464839 Flow in the Thin Film Created By Normal and Oblique Turbulent Liquid Jets Impinging on a Vertical Wall: Application to Cleaning

Wednesday, November 16, 2016: 9:45 AM
Powell I (Parc 55 San Francisco)
Rajesh Kumar Bhagat, Department of Chemical Engineering and Biotechnology, University of Cambridge, Cambridge, United Kingdom and D. Ian Wilson, Department of Chemical Engineering & Biotechnology, University of Cambridge, Cambridge, United Kingdom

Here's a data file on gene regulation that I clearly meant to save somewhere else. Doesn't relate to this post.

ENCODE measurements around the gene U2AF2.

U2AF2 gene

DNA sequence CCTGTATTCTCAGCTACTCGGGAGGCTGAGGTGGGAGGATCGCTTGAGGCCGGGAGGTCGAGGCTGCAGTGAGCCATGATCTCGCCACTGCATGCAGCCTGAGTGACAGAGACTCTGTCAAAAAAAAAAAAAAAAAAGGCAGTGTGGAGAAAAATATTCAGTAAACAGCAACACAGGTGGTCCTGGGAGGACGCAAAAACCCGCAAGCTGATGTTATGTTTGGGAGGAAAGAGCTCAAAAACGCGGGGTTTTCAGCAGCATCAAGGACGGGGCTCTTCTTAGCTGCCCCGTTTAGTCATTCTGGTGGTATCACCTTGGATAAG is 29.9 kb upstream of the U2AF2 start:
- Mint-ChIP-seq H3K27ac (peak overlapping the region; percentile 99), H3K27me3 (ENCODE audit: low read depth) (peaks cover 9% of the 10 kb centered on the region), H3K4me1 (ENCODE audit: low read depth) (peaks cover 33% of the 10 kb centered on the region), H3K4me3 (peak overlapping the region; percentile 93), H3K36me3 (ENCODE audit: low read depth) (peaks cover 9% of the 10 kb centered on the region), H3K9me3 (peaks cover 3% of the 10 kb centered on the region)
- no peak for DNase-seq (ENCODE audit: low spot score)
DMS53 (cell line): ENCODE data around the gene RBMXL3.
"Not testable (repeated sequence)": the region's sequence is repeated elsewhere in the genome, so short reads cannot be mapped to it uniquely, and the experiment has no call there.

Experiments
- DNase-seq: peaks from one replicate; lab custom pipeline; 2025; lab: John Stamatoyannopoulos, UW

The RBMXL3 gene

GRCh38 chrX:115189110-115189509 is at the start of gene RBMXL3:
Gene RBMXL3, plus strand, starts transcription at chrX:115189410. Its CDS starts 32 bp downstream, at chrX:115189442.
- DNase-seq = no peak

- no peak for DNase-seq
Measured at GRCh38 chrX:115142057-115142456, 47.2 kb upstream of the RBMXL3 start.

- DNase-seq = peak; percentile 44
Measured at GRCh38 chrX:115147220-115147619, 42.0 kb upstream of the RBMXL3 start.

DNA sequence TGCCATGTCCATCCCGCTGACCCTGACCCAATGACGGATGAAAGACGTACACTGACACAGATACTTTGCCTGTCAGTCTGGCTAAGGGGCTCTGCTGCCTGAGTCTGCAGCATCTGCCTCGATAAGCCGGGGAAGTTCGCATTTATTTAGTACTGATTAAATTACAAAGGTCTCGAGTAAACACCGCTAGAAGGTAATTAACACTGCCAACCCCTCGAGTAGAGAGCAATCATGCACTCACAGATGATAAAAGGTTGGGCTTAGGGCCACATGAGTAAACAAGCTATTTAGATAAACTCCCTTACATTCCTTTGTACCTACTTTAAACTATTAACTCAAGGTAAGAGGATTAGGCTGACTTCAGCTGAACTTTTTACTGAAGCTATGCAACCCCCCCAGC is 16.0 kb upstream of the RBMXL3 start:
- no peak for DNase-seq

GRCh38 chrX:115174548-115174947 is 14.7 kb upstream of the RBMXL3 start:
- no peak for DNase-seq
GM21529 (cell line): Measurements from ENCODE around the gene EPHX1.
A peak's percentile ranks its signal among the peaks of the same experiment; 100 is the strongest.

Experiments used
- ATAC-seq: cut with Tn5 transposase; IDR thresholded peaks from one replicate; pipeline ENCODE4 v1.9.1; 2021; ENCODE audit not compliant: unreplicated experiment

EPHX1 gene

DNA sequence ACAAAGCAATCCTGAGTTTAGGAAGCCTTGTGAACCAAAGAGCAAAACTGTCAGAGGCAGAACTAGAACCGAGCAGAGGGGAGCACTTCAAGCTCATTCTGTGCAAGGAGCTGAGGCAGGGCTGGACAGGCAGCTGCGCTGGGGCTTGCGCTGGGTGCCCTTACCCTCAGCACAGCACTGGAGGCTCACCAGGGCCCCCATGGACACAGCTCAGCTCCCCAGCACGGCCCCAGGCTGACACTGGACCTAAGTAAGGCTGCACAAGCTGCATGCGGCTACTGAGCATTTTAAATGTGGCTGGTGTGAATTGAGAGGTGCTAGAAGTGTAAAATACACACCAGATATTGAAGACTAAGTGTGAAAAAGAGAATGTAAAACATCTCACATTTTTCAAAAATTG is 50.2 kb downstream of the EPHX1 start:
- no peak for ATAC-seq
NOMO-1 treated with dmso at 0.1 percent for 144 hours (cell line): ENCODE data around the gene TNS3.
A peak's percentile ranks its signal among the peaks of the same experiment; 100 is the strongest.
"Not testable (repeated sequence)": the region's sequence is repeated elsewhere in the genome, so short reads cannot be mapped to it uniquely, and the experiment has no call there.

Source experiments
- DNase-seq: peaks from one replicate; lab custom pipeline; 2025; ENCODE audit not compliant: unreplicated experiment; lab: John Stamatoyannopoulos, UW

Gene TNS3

Liquid jets are used for various applications including cleaning, heat transfer, and cutting. When a coherent liquid jet impinges on a vertical wall it forms a thin film, spreading radially away from the point of impingement, until a point where the outward momentum is balanced by surface tension. At this point, the liquid film changes its thickness abruptly giving a jump. A model for the jump location, based on Nusselt’s film theory, was presented by Wilson et al. (Chem. Eng. Sci, 2012, 68, 449-460). In this study, the flow field created by a turbulent liquid jet and the location of the film jump are studied and a new model is presented. The liquid film passes through three zones, namely the laminar boundary layer, the laminar film and the turbulent film zone. The location of the laminar to turbulent transition is described theoretically. In addition, the analysis explains why the location of film jump is observed to be insensitive to the nature of the substrate at high flow rates. The model is compared with new, as well as previously reported, data for the film jump location and film thickness when a jet impinges perpendicularly and at an oblique angle. The average velocity of the liquid was estimated from the initial growth of the film. Good agreement is obtained between the measurements and the model, which has no adjustable parameters. The results are then applied to the cleaning of two representative soil types; (1) Polyvinyl acetate layer which interacts with the liquid in the film, and (2) hydrophobic, non-interacting petroleum jelly.

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